December 13, 2000, 3:51 PM — Network managers of global or multisite enterprises are all too familiar with the
degradation that affects networks as traffic volumes escalate. When competition for
bandwidth exists, there is no way to identify and assure the passage of
mission-critical data across a network. With multisite enterprises increasingly
dependent upon their network-intensive, mission-critical applications, unpredictable
performance is not acceptable.
Policy management is a way for network managers to automate administration of
quality-of-service facilities on the network. In a policy-based network management
system, you create policies that are simply rules for prioritizing traffic from certain
users and applications. The system also stores information about each network device's
capabilities. It converts the policies you enter to configurations for the routers and
other network devices that handle data traffic.
Most major equipment vendors, including
a>, 3Com, and
developed policy management systems for their products, but unfortunately none
interoperates with the others. A few independent companies such as href="http://www.orchestream.com/">Orchestream are attempting to build multivendor
systems, but even those companies support only one or two vendors, though more support
is promised down the road. However, as standards mature and vendors gain experience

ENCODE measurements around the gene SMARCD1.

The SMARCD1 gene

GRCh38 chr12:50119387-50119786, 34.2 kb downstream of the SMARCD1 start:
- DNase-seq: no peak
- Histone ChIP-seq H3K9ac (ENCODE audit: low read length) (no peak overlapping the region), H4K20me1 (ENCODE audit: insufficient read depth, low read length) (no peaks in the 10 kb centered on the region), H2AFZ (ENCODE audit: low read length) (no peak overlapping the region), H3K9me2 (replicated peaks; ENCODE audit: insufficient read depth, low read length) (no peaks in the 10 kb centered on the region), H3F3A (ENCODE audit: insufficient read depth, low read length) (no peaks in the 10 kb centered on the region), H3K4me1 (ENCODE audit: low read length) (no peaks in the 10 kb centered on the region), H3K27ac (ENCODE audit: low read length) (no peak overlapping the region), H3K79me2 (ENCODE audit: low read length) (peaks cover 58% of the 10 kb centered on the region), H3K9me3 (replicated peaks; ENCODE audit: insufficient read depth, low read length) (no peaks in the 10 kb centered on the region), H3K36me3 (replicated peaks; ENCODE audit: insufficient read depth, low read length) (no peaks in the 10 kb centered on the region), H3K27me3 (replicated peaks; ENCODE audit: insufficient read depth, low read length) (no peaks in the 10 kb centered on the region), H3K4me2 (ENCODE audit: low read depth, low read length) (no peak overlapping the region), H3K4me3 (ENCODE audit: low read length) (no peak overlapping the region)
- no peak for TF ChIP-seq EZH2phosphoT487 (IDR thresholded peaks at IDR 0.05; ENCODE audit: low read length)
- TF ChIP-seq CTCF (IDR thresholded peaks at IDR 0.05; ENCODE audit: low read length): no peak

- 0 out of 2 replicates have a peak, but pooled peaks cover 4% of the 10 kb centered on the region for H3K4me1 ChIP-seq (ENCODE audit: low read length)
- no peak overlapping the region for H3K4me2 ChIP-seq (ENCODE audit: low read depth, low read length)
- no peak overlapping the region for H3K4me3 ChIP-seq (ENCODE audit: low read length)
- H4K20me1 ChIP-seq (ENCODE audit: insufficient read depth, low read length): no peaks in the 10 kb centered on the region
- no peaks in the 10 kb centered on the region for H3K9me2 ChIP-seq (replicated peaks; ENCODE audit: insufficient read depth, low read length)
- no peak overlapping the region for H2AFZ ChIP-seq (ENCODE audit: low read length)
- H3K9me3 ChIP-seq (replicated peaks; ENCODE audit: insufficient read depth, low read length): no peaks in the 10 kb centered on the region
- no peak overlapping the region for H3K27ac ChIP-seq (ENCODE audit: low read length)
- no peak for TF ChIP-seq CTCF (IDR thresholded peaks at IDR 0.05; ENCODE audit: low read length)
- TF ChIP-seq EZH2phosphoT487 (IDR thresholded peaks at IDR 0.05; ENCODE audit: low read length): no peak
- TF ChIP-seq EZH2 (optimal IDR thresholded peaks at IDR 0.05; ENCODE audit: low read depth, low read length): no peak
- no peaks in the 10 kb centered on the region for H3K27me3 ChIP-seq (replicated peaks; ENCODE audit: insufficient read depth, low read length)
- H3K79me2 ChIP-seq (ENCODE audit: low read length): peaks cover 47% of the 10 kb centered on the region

working with them, we should begin to see interoperability improve.
If you define three classes of traffic priorities -- gold for SAP traffic, silver
for SNA, and best effort for everything else, for example -- then the system
distributes to the routers configuration files that describe how to process the three
classes. Network routers may be running different versions of an OS or may have
different queue sizes and traffic processing algorithms, so each of their configuration
files may be different. But you don't have to worry about that -- the policy management
system takes care of the details.
Many network managers go too far when attempting to define policies for the WAN.
They want to define policies for applications, departments, users, and specific days
and times. Even if today's routers can support that many policies, defining them still
isn't a good idea. Putting the burden on networking equipment to do that much packet
classification is counterproductive. The routers become so bogged down that every
application and user suffers with decreased performance.